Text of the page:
"This is not a perfect party. We are not a perfect people. Yet we are called to a perfect mission. Our mission: to feed the hungry; to clothe the naked; to house the homeless; to teach the illiterate; to provide jobs for the jobless; and to choose the human race over the nuclear race."
July 18, 1984
Jesse Jackson, founder of the Rainbow Coalition, wasn't the first black to seek the presidency, either in a fringe party or a major party. Nor was he the first black to address a national convention.
But the speech he delivered 30 years ago tomorrow night was better than any speech ever given by a black person to a national convention, according to American Rhetoric. With one exception — Barbara Jordan's keynote address to the 1976 Democratic convention.
Both were spellbinding orators — which is a pretty good trait to have if you are a lawyer (as Jordan was) or a preacher (as Jackson is). Preachers may have an advantage because the public's general impression of preachers is that they are more sympathetic to people's plights than lawyers are.
Jordan's speech was very lawyerly. "I could easily spend this time praising the accomplishments of this party and attacking the Republicans," Jordan said, "but I don't choose to do that."
And she went on to deliver a very solid, very literate, very lawyerly kind of speech that was, deservedly, praised. Admiration for Jordan's speaking skills probably couldn't have been any higher than it was on that July night in 1976.
Unfortunately, she never chose to work in any homilies that could have endeared her to her listeners. They admired her, but she seemed far away, personally inaccessible as she spoke in soaring language about concepts like liberty and justice.
For most people, I think, Jordan was like the sun. People feel warmed by the sun, they extol its brilliance, but they can't get close to it.
Jesse Jackson and his Rainbow Coalition could connect with people on a personal level. Thirty years ago tomorrow night, he spoke of the just–concluded, hard–fought campaign for the Democratic nomination and the need for Democrats to unite.
"I went to see Hubert Humphrey three days before he died," Jackson told the delegates. "He had just called Richard Nixon from his dying bed, and many people wondered why. And I asked him.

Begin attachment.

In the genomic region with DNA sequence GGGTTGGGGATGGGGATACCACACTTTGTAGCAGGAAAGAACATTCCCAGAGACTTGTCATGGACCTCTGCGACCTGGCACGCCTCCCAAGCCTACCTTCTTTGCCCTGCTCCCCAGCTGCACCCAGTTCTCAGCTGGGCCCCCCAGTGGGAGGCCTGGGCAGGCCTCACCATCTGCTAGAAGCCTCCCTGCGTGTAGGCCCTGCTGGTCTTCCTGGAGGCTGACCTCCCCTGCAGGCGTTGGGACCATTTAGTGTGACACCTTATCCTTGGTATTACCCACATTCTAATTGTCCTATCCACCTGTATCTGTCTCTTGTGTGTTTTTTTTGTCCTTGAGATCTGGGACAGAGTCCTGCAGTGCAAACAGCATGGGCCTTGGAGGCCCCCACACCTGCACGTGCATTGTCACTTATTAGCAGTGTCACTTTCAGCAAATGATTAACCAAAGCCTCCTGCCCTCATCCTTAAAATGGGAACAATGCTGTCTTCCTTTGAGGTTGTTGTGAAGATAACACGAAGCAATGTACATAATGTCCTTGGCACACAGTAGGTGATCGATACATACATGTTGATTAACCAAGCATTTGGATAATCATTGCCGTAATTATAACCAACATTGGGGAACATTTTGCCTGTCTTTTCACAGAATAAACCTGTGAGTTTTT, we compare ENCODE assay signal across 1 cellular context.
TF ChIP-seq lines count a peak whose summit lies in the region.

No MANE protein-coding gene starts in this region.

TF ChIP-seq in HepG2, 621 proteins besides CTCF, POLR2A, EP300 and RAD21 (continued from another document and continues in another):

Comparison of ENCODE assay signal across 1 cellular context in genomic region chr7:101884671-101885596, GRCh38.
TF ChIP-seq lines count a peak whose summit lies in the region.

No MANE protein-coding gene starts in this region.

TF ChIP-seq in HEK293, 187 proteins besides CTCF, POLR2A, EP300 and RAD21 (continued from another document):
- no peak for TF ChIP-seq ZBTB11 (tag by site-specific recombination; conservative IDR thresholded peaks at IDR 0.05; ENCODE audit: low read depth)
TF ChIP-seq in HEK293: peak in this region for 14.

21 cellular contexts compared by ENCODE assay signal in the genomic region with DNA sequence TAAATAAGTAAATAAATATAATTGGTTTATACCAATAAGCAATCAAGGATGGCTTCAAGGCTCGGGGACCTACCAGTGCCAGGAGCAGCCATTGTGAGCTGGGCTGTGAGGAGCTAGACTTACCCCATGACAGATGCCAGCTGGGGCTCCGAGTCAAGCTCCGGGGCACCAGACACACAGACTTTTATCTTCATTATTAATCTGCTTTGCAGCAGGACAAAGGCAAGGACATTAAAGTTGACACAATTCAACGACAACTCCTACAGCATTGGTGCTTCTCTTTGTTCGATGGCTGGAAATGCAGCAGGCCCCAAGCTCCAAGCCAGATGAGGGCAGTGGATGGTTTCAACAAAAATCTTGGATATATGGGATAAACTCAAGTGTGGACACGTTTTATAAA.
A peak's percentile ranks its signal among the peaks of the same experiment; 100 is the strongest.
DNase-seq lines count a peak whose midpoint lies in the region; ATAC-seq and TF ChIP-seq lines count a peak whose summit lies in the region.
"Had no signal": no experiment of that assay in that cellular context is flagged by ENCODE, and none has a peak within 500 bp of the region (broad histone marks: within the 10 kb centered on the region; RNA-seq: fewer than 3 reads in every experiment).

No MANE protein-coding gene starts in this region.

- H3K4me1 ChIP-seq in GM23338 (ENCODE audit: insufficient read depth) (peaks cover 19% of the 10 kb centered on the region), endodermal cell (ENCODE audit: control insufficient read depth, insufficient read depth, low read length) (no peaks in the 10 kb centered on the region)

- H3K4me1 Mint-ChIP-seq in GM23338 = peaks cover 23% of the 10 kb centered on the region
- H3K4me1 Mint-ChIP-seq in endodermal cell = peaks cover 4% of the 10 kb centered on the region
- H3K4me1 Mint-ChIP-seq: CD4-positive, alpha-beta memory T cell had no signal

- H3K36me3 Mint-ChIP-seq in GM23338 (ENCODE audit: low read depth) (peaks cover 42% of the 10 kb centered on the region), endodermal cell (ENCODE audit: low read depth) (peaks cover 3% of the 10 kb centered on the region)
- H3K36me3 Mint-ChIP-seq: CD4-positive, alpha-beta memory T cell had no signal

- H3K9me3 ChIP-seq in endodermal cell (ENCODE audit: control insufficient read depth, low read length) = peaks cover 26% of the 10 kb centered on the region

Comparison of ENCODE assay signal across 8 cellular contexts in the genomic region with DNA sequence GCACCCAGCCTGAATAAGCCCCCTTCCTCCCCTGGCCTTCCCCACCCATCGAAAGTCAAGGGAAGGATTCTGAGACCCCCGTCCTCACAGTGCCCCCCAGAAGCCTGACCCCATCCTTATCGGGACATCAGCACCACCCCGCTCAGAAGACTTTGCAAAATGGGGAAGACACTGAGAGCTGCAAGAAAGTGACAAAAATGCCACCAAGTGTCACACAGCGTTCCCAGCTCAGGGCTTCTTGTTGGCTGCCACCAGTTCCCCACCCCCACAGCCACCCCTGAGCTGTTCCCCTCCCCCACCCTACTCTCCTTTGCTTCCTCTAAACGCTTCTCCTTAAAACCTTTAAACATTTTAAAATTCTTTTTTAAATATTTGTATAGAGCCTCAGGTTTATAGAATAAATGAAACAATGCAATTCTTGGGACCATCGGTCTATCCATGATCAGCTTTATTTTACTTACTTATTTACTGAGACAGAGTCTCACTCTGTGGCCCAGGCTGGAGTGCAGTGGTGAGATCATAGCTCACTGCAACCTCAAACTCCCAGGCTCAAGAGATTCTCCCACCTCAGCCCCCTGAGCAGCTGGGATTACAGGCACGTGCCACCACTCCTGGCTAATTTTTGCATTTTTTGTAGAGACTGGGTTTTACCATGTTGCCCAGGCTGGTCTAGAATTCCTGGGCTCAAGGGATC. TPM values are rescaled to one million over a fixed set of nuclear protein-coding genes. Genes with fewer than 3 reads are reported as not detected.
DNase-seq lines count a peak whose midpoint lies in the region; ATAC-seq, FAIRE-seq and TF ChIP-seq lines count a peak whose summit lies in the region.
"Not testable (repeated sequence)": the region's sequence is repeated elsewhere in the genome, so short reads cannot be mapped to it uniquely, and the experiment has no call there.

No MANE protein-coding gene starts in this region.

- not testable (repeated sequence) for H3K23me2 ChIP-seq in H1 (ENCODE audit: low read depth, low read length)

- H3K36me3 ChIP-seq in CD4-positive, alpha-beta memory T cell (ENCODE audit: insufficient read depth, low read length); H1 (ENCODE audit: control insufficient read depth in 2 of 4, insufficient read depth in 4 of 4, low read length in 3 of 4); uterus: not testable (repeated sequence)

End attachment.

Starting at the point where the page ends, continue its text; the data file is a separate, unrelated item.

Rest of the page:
"He said, 'Jesse, from this vantage point, the sun is setting in my life, all of the speeches, the political conventions, the crowds and the great fights are behind me now. At a time like this you are forced to deal with your irreducible essence, forced to grapple with that which is really important to you.
"'And what I've concluded about life,' Hubert Humphrey said, 'when all is said and done, we must forgive each other and redeem each other and move on.'"
Jackson disputed the Republicans' claim that an economic recovery was under way.
"There's some measure of recovery," Jackson conceded. "Three and a half years later, unemployment has inched just below where it was when [Reagan] took office in 1981. There are still 8.1 million people officially unemployed; 11 million working only part time. Inflation has come down, but let's analyze for a moment who has paid the price for this superficial economic recovery."
I think it is safe to say that no black politician did better on the national stage than Jackson — until Barack Obama more than two decades later.
Jackson also brought 2 million new voters into the process. As one who has observed politics for most of my life, I know that many of those who register in voter registration drives do so in the passion of the moment and cannot always be counted upon to continue showing up at the polls after that moment has passed.
But many appeared to continue to participate when the midterms rolled around two years later, and Democrats recaptured the Senate after six years of Republican majority by taking eight seats from the GOP. Whatever Jackson's contribution to that may have been — and it seems beyond dispute that he did contribute to it in some way — it was an impressive achievement.
His accomplishments notwithstanding, on that night in 1984, Jackson addressed the delegates with humility.
"I am not a perfect servant," he admitted. "I am a public servant doing my best against the odds. As I develop and serve, be patient: God is not finished with me yet."